People deprived of liberty are characterized by marginalization and use of drugs, especially illicit ones. These characteristics together with the poor conditions of confinement (including overcrowding) result in a high prevalence of infectious and contagious diseases as hepatitis C in Brazilian prision Rosa et al. . Although presenting a low prevalence for HCV, Silva et al.  verified that in the prison population studied 53.3% were under 30 years old, 4.46% had already received blood transfusion or blood products, 64.3% reported endue tattoo, 6.25% have already used injectable drugs, 37.49% used intranasal drugs, and 41.96% were not in the habit of using condoms in sexual intercourse (112 inmates were characterized for these profiles). With regard to the frequency of risk behaviors, it was observed that 38.9% of subjects with anti-HCV reagent reported injecting drug use. A total of 16 (8.2%) reported to have had blood transfusions before 1993, and 5 (2.6%) reported homosexual relationships (Rosa et al., 2012). Occasional cocaine and crack use in individuals deprived of liberty may reach 56.8%, from which 7.9% use abusively and 2.9% are drug dependent (Prates et al., 2016).
In the study developed by Strazza et al.  in a female prison, which had a prevalence of infection for HCV of 16.2%, the aspects related to the risk activities of this group were evaluated in relation to socio-demographic, drug use and sexual practices. Alcohol use was reported by 64% (178/290) of the inmates. It was observed that 69% (200) of them reported using any illicit drug. Marijuana was the drug most cited 61% (143), followed by cocaine 47% (130) and crack 43% (119). Injection drug use was reported by 9% (24) of the inmates, and 44% (11) reported having shared needles with another person. All detainees had had sexual intercourse at least once in their lives. When outside prision women informed having sex with men in 82% (228) of the time; with women 5% (13); with women, but occasionally with men 4% (12); and with men and women alike 3% (6). Regarding sexual intercourse within the prison they informed sex with men 11% (28) of the time; with women 24% (59); with women, but occasionally with men or with men and women also just an affirmative answer for each mode. The non-use of condoms last year in the sexual intercourse with men was reported by 60% (95) of the detainees, and the others reported irregular use. None mentioned their use on a regular basis or have used in sex with women.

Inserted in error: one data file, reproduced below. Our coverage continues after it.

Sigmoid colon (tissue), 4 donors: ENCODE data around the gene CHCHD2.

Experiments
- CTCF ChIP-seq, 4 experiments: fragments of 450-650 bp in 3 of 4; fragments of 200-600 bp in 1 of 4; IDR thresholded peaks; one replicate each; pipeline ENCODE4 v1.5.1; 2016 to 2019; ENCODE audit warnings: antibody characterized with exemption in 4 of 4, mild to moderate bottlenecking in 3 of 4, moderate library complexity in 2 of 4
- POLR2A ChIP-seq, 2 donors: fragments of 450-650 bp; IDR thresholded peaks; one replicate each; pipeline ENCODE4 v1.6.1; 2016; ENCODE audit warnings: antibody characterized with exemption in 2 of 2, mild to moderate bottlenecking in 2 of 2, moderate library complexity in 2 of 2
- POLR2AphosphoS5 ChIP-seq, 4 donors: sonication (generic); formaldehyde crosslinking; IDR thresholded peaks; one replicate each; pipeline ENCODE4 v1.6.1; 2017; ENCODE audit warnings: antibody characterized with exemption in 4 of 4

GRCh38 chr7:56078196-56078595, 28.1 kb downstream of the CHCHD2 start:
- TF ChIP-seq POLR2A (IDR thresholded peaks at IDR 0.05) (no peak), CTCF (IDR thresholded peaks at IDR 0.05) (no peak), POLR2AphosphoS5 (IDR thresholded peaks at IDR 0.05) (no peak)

HCV has already been isolated in saliva, urine, semen and vaginal secretions. It is known that vertical and sexual transmission is uncommon, and the parenteral route is the main route of HCV infection. The recipients of blood transfusion or transplanted organ (eliminated by blood screening), hemodialysis patients, and mainly injecting drug users are at greater risk. In addition, there is a possibility of transmission of HCV by sharing toothbrushes or shavers, collectively using of non-sterilized piercing materials, such as in dental procedures, tattooing, body piercing, acupuncture, and sharing of objects for use of intranasal cocaine. Prison populations are also characterized as risk groups for infections transmitted primarily by the parenteral and sexual pathways .